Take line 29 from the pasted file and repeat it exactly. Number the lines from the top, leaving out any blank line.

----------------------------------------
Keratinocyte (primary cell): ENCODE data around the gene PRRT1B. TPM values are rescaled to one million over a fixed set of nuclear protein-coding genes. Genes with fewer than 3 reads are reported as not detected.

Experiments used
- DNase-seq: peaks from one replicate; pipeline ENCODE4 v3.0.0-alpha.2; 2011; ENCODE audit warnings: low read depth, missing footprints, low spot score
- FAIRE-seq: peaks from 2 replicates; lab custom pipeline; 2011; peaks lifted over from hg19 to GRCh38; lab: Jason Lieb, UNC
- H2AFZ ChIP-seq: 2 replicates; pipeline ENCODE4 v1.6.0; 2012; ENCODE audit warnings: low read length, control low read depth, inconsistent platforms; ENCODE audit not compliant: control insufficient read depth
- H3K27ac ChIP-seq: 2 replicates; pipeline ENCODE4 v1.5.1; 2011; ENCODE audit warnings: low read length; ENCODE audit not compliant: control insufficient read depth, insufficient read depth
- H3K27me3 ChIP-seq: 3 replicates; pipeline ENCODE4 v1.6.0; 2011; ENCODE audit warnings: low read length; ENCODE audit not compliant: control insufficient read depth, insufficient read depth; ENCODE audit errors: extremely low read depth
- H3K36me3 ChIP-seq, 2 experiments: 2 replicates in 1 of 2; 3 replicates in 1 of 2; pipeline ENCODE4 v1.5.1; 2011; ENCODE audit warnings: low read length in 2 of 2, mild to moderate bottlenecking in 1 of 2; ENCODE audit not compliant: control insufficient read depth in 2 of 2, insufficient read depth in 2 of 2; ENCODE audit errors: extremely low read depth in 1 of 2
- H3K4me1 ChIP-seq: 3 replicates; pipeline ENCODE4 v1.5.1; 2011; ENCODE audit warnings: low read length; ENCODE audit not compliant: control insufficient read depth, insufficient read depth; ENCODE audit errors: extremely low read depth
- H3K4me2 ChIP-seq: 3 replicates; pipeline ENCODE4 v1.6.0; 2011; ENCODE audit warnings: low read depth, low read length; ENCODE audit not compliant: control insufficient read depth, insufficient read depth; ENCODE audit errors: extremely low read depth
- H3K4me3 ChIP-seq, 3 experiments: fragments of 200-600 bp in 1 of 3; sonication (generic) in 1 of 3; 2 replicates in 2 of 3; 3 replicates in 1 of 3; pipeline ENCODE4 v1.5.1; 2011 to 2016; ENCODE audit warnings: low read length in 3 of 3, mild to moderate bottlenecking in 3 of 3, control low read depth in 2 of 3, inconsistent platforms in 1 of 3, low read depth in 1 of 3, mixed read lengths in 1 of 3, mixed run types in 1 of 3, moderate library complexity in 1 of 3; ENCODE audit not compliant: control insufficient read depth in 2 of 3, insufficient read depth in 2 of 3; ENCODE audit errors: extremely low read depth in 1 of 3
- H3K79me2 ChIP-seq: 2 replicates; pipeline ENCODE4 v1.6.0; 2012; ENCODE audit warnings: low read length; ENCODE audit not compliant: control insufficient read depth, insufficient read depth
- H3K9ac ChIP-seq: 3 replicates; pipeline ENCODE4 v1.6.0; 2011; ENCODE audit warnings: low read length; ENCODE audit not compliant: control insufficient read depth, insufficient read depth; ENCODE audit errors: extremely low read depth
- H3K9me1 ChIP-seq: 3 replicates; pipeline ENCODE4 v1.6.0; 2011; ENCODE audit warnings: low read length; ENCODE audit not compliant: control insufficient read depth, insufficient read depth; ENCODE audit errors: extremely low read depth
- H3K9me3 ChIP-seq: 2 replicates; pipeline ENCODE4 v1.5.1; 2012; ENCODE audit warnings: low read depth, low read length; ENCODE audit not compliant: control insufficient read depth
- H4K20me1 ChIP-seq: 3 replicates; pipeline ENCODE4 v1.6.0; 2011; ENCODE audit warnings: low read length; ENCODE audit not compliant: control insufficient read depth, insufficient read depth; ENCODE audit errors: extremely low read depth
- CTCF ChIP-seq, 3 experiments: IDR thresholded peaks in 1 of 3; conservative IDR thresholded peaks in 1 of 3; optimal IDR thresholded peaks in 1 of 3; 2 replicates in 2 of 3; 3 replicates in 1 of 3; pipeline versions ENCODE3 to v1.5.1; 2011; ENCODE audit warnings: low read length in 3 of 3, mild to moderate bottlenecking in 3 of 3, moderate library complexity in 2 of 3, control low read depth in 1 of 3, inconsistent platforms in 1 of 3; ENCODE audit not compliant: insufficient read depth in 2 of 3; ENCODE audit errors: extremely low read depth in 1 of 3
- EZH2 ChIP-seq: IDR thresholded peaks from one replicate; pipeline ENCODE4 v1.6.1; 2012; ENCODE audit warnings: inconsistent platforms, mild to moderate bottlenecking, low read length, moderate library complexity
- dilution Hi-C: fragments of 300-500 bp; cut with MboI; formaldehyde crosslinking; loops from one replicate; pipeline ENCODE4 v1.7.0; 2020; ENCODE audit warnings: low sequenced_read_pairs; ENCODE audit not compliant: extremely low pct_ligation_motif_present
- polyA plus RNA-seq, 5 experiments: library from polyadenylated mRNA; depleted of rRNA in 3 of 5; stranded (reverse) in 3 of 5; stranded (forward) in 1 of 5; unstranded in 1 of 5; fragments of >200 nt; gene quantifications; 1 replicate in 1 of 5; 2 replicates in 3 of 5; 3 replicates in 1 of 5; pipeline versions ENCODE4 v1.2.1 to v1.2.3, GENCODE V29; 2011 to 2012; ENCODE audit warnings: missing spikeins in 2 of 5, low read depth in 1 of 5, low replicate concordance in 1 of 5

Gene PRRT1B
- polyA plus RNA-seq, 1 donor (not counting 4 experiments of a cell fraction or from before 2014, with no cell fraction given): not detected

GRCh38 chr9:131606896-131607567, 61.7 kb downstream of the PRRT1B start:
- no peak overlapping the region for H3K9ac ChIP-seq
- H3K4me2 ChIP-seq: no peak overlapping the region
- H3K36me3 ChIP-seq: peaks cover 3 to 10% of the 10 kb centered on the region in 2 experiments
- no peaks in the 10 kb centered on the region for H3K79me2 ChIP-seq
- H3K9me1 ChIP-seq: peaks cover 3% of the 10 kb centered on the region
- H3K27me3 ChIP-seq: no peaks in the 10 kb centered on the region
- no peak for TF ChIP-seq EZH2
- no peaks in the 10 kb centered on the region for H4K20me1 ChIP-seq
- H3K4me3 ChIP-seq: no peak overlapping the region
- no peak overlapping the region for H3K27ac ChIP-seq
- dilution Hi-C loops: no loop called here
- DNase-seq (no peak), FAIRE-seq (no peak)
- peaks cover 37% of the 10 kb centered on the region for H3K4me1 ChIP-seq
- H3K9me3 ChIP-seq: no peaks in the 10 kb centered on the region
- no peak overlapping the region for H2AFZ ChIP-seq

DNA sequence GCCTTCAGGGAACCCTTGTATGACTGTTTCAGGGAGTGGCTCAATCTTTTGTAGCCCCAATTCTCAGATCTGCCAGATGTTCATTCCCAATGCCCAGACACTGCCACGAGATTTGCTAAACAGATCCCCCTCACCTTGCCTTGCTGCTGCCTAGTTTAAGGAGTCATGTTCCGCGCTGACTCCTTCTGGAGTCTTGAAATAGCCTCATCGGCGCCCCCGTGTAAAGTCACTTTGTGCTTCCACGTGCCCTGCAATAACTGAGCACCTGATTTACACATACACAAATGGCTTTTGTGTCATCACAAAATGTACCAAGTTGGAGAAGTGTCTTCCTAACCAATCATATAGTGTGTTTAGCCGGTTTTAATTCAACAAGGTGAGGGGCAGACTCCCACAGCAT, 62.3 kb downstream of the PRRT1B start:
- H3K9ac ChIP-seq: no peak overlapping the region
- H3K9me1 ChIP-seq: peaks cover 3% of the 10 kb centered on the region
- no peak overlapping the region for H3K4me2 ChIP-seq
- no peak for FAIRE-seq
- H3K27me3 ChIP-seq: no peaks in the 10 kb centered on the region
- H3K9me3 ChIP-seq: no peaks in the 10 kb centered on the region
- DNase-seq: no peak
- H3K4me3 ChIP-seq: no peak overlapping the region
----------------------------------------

- H3K27me3 ChIP-seq: no peaks in the 10 kb centered on the region